Music has been one of the loves of my life and as a Marketer, I feel passionate about wearing the Communicator Hat with a musical background. So, what can we learn from Music in Marketing Communication?
I will consider one of my favorite examples of marketing campaigns where music is the key source of communicative information: Nolan’s cheddar cheese commercial created by John Nolan films. This illustrates the power of music in advertisement.
The Nolan’s Cheddar cheese campaign is an audiovisual video with a strong audio impact. The designers and producers matched the brand with existing music from three popular bands: The Carpenters, The Doors and Survivor.
Instead of having a narrator explain the benefits of the cheddar cheese, the Nolan’s commercial created a tragicomedic story of a mouse with the use of three songs from the bands described before. The visuals and music do the talking about the goal of the mouse: eat the cheese.
The commercial starts with the mouse coming out of his hole in the wall while “Top of the World” by the Carpenters is playing in the background. The slow tempo of this pop and goofy track, makes the viewer feel comfortable, playful and even pleased. It’s like the mouse is enjoying being a mouse. The low register and warm vocals of Karen Carpenter accompanies the mouse, when he was observing and smelling a piece of cheese on a trap. The whole music track displays uniformity in harmony, tempo, dynamics, and rhythm.
At that moment, the designer/producer played a disturbing mousetrap sound, which goes along with the mouse of the story climbing right on the trap. The trap shutting sound (SNAP) immediately elicited emotions of fear, horror, surprise and even sadness. Then, “The End” by The Doors starts playing. The slower tempo, soft and low dynamics and unvaried rhythm of this track, along with the melancholic and sentimental voice of Jim Morrison, were evoking grief as if the mouse finally died trying to eat the cheese.
Then out of nowhere, the very strong and powerful beats of “The Eye of the Tiger” started playing in the background while the mouse begins pushing up on the metal that is trapping him like he is bench pressing it. The fast tempo, rather loud dynamics, fast and lively rhythm of this rock song made the audience associate that moment with happiness, intensity, strong will and energy. After all, we are very familiar with this song that has been the theme from Rocky III movie, and therefore connected to the thrill of the fight, rising up to the spirit of our rival, and to survival. The choice of this music was to suggest the mouse’s will to survive and enjoy his cheese. I personally had mixed feelings when I listened to this musical background when analyzing the ad, because on one hand I found it funny and provocative, and on the other hand I found it inspirational and invigorating.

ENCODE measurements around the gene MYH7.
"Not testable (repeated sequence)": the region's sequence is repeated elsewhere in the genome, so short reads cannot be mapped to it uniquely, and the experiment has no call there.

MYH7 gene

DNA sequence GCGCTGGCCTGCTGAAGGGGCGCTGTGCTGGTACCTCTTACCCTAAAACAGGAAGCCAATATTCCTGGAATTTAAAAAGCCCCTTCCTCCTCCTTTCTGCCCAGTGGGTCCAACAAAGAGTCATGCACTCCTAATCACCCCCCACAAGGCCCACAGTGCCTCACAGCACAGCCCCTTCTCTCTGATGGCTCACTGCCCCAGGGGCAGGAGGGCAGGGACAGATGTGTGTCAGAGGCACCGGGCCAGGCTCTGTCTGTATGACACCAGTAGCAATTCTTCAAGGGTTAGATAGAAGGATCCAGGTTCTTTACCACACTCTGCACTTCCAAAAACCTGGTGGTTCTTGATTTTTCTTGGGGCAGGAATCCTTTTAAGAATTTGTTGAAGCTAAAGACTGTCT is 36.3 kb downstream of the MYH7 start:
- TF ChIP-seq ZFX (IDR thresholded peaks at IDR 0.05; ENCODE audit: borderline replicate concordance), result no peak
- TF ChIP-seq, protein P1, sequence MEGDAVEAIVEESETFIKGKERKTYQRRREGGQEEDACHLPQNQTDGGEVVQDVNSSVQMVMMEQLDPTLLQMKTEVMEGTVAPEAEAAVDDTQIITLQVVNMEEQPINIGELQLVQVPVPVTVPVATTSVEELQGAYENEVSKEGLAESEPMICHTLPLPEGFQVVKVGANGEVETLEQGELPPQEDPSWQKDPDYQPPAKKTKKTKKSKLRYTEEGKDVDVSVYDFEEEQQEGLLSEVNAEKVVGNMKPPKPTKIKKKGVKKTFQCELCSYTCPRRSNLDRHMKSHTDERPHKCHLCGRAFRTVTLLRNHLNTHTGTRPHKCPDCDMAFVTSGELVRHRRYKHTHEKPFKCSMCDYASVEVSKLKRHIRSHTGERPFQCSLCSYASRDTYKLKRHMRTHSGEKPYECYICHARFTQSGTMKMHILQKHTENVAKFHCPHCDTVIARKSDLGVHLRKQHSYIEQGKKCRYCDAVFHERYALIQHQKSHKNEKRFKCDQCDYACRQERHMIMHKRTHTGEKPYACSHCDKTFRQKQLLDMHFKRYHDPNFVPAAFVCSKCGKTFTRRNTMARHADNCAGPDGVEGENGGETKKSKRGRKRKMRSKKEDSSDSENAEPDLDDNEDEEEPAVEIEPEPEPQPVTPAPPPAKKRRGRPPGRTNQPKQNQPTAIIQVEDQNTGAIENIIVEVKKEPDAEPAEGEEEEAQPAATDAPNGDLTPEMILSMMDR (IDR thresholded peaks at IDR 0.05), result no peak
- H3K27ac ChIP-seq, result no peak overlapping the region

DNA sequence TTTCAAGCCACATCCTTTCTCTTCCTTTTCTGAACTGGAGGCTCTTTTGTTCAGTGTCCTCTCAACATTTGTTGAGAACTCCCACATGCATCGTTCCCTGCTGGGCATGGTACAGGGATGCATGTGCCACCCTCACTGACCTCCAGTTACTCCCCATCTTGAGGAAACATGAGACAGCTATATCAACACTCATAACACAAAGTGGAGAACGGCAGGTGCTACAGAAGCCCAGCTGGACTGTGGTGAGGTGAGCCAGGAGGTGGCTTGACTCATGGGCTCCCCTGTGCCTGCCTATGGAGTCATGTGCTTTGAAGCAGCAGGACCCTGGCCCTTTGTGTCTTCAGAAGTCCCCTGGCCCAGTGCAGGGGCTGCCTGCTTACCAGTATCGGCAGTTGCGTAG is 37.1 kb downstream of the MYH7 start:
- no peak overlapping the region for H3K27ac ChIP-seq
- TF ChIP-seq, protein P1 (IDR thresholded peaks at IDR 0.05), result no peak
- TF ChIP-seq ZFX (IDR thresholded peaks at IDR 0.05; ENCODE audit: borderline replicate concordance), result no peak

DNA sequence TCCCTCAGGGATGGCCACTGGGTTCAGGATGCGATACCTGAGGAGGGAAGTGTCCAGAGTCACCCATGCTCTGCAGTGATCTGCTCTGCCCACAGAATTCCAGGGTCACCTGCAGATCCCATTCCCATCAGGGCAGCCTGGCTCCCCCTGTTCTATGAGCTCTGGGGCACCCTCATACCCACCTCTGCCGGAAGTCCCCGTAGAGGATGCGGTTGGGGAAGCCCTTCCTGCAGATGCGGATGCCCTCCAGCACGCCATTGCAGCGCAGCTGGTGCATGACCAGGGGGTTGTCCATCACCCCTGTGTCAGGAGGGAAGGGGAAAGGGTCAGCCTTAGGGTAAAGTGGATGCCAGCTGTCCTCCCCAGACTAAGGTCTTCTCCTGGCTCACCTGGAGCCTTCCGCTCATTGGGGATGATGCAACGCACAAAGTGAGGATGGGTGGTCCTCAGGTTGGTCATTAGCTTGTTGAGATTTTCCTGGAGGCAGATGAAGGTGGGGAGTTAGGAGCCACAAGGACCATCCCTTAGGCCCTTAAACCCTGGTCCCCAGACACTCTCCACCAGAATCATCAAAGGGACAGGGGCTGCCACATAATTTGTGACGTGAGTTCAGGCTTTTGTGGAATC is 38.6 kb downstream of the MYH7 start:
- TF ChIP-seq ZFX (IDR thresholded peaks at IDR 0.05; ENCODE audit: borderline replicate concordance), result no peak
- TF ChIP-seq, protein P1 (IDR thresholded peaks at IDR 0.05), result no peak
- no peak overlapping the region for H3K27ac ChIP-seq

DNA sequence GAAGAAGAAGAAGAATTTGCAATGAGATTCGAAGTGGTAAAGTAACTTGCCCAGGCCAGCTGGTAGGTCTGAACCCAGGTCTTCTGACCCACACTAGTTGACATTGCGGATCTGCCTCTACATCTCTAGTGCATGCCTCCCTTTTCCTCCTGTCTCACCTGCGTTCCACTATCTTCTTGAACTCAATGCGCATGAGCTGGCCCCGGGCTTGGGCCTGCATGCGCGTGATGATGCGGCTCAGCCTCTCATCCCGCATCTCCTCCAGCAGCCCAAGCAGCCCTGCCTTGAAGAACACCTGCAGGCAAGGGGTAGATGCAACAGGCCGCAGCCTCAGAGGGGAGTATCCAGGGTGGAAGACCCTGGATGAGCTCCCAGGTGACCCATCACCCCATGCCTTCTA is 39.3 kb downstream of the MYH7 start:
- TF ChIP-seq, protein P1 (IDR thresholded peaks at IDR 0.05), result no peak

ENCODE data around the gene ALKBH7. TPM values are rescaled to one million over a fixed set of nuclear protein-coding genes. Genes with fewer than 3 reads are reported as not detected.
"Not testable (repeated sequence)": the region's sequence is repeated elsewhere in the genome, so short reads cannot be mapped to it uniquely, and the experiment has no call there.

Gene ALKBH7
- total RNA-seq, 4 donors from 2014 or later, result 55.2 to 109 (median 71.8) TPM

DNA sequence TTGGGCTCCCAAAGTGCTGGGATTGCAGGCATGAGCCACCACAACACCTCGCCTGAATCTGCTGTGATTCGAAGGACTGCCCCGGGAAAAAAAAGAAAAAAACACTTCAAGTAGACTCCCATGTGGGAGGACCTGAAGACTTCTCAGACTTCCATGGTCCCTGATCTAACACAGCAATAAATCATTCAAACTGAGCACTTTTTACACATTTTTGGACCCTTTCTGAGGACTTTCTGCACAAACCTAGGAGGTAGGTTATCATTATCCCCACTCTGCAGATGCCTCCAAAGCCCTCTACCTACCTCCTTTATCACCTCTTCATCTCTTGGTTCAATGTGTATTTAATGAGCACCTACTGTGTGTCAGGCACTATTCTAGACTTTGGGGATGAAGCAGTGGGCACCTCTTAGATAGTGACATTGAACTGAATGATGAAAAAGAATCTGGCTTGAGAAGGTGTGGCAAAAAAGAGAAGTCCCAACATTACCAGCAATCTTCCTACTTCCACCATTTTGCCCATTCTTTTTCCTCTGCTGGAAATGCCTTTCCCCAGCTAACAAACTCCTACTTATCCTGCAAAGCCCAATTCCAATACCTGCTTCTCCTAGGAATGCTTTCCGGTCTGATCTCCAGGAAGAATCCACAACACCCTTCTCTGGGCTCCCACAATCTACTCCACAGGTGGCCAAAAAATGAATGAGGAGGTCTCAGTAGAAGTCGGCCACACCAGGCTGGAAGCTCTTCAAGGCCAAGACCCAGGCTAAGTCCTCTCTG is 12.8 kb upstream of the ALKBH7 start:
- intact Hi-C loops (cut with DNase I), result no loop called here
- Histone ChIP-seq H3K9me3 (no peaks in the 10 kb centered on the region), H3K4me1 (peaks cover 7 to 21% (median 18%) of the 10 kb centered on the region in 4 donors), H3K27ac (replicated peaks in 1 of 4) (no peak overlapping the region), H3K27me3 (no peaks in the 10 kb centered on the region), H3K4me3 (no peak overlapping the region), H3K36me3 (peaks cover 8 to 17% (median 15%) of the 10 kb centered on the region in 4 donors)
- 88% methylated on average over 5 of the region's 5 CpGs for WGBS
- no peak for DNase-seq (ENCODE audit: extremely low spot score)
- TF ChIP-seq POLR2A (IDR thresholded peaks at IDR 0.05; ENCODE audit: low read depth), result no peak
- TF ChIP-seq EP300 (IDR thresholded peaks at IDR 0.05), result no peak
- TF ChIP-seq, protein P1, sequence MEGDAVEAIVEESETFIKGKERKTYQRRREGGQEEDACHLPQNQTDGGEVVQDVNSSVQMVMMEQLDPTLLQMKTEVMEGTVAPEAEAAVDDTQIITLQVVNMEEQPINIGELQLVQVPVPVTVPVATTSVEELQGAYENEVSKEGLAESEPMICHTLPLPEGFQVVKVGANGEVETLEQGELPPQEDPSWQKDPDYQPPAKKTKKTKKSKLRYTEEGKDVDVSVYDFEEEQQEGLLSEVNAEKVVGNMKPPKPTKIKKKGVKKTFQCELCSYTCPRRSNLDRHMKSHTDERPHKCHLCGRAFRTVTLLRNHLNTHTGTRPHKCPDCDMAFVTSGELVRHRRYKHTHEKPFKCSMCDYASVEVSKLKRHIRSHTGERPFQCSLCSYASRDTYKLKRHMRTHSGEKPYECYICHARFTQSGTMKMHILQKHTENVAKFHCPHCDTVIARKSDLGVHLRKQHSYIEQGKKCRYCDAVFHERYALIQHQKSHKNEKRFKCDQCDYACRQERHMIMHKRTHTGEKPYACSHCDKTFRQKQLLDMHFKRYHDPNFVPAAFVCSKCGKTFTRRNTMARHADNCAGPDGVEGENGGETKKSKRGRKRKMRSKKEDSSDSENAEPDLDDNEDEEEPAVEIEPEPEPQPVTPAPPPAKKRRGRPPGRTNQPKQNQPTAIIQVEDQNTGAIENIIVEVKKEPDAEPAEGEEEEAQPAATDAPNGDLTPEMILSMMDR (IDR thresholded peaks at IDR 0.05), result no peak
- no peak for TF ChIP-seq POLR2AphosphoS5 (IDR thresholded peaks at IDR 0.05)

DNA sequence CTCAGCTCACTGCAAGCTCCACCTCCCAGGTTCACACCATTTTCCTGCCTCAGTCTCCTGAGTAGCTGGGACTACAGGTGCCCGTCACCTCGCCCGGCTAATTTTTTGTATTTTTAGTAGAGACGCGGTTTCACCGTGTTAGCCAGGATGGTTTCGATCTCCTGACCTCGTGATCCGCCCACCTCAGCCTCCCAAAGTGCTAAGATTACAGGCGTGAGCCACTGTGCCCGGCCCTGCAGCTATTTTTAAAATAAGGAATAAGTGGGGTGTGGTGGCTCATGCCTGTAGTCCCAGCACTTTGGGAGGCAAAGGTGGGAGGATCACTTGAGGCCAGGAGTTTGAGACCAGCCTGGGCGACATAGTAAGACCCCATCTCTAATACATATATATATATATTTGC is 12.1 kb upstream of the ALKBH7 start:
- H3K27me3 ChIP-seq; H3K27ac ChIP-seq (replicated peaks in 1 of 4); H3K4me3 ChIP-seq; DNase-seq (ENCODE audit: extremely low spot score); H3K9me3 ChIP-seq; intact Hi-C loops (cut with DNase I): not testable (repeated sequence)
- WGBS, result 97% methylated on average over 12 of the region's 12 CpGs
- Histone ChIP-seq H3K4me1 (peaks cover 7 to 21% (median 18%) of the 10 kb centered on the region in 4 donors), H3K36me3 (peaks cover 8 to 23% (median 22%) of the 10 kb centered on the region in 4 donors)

At the end of the ad, the mouse is sitting on a cutting board with a big block of Nolan’s Cheddar cheese which is a sharp cheddar that is “seriously strong”. The high register of the “The eye of the tiger” still playing in the background elicited a feeling of triumph for this happy ending. I would also add that this song was the reason why I extended the viewing time of the ad the first time I watched it. It conveyed toughness and endurance, which influenced my perception of the cheese product and the Nolan brand.
The ad has somehow defined boundaries between the songs alongside the story. Same as linework and areas of color, the rather abrupt transition of the dissimilar melodies during the commercial helped these elements to set them apart from each other, representing unique moments of the narrative.
Also, the principle of dynamic spacing can be someway applied to the choice of musical background for this ad. In this case, the theory suggests that variety in the elements increases inferences of activity and excitement, while lack of variety may promote a possibly boring nature (J.Krause). Hence, the variety of the songs and tones, tempos used for this ad helped to express energy, interest and commotion, and added a charisma to these elements.
There is always a parallel to the sense of visual hierarchy when you listen to the music in this ad. Each song plays in the background, without having any other sounds overlying that might fight for attention. Hence, I would say the creators used a clean and clear “audio hierarchy” to compel the audience to continue following the composition’s audio cues (songs) as what happens next. Besides, viewers can easily associate each song to each scene’s content.